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Church–Turing–Deutsch principle

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Title: Church–Turing–Deutsch principle  
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Subject: Alan Turing, Digital physics, List of eponyms (A–K), CTD, Principles
Collection: Alan Turing, Computability Theory, Principles, Theory of Computation
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Church–Turing–Deutsch principle

In computer science and quantum physics, the Church–Turing–Deutsch principle (CTD principle[1]) is a stronger, physical form of the Church–Turing thesis formulated by David Deutsch in 1985.

Contents

  • Statement 1
  • History 2
  • See also 3
  • Notes 4
  • General References 5
  • Further reading 6
  • External links 7

Statement

The principle states that a universal computing device can simulate every physical process.

History

The principle was originally stated by Deutsch with respect to finitary machines and processes. He immediately observed that classical physics, which makes use of the concept of real numbers, cannot be simulated by a Turing machine, which can only represent computable reals.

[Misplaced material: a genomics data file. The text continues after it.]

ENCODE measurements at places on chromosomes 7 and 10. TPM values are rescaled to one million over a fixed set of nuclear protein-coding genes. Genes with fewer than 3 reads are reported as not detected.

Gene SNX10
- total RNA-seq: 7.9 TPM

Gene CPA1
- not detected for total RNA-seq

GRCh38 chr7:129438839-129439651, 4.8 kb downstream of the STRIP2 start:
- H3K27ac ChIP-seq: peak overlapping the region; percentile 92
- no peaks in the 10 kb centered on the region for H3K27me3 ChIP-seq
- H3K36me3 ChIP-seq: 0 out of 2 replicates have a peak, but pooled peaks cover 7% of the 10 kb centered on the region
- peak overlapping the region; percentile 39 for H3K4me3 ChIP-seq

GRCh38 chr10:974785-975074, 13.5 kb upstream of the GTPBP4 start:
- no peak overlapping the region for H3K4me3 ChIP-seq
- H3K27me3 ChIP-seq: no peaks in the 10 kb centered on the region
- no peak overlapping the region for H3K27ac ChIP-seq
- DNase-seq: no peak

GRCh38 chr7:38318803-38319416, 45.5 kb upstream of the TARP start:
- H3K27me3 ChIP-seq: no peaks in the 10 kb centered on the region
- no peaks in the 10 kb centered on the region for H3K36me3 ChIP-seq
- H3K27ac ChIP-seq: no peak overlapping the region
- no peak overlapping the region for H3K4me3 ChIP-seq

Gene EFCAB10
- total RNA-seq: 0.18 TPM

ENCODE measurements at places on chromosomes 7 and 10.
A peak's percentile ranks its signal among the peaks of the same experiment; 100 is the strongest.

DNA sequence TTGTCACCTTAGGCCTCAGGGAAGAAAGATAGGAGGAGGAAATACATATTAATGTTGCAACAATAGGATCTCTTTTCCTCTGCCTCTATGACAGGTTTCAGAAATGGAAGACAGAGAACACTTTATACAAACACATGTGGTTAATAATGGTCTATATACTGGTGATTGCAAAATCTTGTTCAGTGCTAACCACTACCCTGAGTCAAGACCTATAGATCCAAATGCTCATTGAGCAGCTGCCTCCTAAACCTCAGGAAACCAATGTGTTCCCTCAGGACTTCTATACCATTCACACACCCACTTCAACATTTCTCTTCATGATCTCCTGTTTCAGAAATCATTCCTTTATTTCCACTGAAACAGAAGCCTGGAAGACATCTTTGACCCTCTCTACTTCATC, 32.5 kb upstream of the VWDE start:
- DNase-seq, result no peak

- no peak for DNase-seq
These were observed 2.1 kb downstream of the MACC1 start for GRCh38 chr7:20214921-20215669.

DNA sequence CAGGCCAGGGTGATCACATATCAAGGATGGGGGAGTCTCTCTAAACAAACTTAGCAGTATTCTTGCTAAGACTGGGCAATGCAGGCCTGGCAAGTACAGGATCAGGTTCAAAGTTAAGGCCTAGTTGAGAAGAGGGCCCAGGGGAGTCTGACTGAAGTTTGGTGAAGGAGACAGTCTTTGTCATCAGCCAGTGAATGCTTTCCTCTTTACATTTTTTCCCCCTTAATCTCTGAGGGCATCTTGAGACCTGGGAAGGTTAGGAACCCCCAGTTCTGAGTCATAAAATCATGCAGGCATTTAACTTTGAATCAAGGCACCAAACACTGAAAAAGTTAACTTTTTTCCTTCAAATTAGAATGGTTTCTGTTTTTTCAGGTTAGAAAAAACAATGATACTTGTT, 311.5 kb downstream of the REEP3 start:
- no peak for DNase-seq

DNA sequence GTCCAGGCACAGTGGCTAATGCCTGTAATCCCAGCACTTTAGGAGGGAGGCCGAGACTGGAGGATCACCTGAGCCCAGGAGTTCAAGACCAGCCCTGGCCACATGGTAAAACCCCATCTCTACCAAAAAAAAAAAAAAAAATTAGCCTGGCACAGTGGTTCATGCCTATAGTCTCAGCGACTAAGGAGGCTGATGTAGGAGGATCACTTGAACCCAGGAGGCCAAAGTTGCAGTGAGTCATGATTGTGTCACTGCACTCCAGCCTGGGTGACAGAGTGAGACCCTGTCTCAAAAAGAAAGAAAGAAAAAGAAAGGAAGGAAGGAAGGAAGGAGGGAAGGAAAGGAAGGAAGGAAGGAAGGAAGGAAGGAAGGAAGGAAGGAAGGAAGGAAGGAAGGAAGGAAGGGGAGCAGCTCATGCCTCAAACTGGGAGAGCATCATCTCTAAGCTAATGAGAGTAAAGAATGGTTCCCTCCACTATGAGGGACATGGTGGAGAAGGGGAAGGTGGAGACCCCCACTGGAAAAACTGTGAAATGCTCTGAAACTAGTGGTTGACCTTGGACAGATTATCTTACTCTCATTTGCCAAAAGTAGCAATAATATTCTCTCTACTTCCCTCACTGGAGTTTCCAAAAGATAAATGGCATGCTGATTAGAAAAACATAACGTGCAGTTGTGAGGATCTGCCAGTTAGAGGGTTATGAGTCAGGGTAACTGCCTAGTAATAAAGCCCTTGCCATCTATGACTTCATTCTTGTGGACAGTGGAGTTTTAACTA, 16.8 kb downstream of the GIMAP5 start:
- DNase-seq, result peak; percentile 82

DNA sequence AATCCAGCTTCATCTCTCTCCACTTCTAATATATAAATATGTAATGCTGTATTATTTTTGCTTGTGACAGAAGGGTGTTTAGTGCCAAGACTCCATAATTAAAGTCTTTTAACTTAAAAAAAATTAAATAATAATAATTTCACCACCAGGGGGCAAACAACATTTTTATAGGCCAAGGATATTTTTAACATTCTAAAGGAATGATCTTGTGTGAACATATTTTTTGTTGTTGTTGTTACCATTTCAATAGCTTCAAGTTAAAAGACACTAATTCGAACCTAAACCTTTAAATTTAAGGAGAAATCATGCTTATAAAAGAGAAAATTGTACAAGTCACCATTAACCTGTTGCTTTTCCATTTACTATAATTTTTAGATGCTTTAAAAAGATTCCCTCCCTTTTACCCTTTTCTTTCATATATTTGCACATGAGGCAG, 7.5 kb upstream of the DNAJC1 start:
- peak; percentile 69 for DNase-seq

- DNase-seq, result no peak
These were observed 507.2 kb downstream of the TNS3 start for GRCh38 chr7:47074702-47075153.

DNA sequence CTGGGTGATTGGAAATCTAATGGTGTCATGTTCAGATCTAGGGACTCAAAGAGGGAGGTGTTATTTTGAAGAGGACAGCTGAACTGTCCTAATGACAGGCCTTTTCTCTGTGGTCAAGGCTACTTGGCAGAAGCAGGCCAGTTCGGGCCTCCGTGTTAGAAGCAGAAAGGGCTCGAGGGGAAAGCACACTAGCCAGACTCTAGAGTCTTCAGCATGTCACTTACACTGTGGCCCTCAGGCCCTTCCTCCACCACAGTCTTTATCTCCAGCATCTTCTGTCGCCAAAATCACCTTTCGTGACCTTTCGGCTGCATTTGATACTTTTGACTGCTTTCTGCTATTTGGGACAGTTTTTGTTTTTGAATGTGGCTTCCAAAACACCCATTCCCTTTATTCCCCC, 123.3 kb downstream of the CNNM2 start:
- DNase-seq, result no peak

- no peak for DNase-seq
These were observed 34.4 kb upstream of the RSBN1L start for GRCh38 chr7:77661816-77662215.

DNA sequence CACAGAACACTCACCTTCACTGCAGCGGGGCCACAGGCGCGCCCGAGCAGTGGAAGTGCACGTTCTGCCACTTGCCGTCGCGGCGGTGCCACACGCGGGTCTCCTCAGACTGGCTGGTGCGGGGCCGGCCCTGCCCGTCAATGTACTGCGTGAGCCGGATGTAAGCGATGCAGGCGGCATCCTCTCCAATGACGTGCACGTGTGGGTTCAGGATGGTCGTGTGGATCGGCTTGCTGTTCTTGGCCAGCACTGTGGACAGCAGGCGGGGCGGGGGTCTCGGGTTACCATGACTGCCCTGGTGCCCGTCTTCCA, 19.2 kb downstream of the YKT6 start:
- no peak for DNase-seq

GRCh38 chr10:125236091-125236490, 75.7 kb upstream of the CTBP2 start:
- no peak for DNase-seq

Deutsch proposed that quantum computers may actually obey the CTD principle, assuming that the laws of quantum physics can completely describe every physical process.

See also

Notes

  1. ^ Nielsen, Michael. "Interesting problems: The Church–Turing–Deutsch Principle". Retrieved 10 May 2014. 

General References

  • Deutsch, D. (1985). "Quantum theory, the Church–Turing principle and the universal quantum computer" (PDF). Proceedings of the Royal Society (London) 400: 97–117.  

Further reading

  • Deutsch, D. (1997). "6: Universality and the Limits of Computation".  
  • Christopher G. Timpson Quantum Computers: the Church-Turing Hypothesis Versus the Turing Principle in Christof Teuscher, Douglas Hofstadter (eds.) Alan Turing: life and legacy of a great thinker, Springer, 2004, ISBN 3-540-20020-7, pp. 213–240

External links

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